Early birds make early bees: Study shows genetics play a role in puberty timing

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Girls and boys will hit puberty early if their parents were early bloomers, a recent Danish study reports.

Researchers studied the puberty timings of 672 girls and 846 boys and noticed that showing early signs of puberty, such as pubic hair growth, correlated with having mothers and fathers who matured early.

"Both genetic and environmental factors undoubtedly influence puberty timing," said lead study author Dr. Christine Wohlfahrt-Veje, a growth and development researcher at the University of Copenhagen.

To see how these genetic factors contributed to puberty, Wohlfahrt-Veje and colleagues examined data from parents' self-reported puberty timing and their kids' medical records from annual checkups between 2006 and 2013.

Compared to sons of late bloomers, boys whose fathers' matured early tended to develop pubic hair almost one year sooner and grew enlarged testes about 9.5 months ahead.

Mothers also have a genetic influence on their sons, as boys typically experienced genital maturation 6.5 months earlier than boys whose mothers developed late.

Environmental factors seem to have a stronger influence on girls' puberty timings, the study shows.

"The early pubertal markers - onset of breasts and pubic hair - in girls are less dependent on genetic and hence more on environmental factors such as childhood growth patterns and possibly other environmental exposures," Wohlfahrt-Veje said.

For example, early breast development in girls, however, didn't appear to be tied to early puberty in their fathers. Still, girls with fathers that matured early started menstruating about 10.5 months sooner than girls with late-bloomers for fathers, and the girls of fathers who went through early puberty also developed pubic hair around 7 months before girls whose fathers developed late.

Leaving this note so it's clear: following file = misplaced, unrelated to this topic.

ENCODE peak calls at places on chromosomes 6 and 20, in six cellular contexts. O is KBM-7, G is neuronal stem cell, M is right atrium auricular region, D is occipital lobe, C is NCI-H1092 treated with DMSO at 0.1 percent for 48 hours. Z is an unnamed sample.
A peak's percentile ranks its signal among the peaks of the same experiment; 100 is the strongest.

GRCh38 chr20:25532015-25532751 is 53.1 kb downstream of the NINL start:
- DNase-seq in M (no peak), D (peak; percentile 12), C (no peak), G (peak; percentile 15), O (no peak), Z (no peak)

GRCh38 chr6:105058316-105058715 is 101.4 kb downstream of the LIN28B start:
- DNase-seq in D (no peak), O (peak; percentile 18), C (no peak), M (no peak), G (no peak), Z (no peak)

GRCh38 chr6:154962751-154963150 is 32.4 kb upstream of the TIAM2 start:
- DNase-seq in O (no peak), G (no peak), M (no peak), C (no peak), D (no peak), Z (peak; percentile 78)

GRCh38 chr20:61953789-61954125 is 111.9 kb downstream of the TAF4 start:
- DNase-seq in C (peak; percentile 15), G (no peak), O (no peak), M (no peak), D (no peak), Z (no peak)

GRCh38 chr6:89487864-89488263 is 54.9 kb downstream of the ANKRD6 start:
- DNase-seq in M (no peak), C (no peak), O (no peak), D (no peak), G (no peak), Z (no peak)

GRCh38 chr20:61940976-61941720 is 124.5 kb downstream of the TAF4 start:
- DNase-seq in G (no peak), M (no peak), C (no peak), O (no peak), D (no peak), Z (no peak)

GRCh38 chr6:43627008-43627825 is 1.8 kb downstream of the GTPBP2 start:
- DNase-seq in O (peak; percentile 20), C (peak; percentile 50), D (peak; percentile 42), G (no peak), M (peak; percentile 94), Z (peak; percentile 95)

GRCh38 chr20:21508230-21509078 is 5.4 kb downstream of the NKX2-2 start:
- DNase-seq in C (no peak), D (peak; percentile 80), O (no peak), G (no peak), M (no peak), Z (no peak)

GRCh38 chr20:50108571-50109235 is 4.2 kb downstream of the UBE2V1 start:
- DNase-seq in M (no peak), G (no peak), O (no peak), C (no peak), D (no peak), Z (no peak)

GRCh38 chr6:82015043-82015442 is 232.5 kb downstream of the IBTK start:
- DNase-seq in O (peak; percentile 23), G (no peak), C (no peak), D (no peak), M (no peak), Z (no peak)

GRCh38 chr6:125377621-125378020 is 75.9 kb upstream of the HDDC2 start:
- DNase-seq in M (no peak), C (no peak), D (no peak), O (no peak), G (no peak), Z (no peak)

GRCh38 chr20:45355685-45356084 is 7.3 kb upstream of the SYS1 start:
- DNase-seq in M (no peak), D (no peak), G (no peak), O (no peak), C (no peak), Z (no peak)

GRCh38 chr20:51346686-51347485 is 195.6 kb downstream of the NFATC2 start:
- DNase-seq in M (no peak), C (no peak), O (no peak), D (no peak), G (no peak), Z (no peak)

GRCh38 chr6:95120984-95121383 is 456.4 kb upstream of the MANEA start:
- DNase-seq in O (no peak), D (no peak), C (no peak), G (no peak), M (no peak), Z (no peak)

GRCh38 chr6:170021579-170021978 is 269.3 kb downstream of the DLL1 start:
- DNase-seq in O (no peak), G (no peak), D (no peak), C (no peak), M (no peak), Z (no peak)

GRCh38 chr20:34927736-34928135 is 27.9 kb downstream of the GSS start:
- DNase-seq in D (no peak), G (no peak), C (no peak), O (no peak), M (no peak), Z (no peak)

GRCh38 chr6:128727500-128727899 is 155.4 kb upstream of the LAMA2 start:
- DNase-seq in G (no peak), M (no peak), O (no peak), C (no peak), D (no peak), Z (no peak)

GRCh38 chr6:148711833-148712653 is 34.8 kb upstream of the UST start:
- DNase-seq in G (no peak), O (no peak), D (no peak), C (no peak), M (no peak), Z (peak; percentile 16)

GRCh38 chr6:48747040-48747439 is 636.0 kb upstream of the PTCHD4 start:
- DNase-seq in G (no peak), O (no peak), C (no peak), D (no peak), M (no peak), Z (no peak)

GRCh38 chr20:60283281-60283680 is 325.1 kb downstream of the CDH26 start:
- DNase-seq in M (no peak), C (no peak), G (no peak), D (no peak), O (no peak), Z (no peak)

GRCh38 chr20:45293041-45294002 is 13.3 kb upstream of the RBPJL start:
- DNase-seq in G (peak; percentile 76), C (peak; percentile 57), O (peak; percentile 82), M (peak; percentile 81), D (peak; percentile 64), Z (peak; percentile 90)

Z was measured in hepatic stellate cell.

Daughters of women who matured early typically started menstruating about 10 months sooner than girls with late-blooming mothers.

Recent studies show that children in general are starting puberty earlier, especially girls in developed countries. Experts suspect that this is caused by environmental factors, such as diet, obesity and chemicals that mimic human hormones.

This early onset of puberty can have negative effects on boys and girls. For instance, early bloomers may be shorter than average adults because their bones may stop growing after their early growth spurt and have an increased risk of obesity as adults. They are also at risk of experiencing social and emotional problems and earlier sexual encounters.

Wohlfahrt-Veje's had a few shortcomings, such as the fact that data relied on parents to accurately recall their puberty timing. Researchers also received more data from mothers than fathers, which may have affected the relative influence of each parent in the results.

Still, when kids develop early, they quite likely came from a long line of early bloomers.

"A broad normal variation exists within timing of puberty," Wohlfahrt-Veje noted. "A large proportion of this variation seems to be explained by genetics. If either the mother or father had early or late pubertal development it is likely to influence the timing of pubertal onset in both their sons and daughters."
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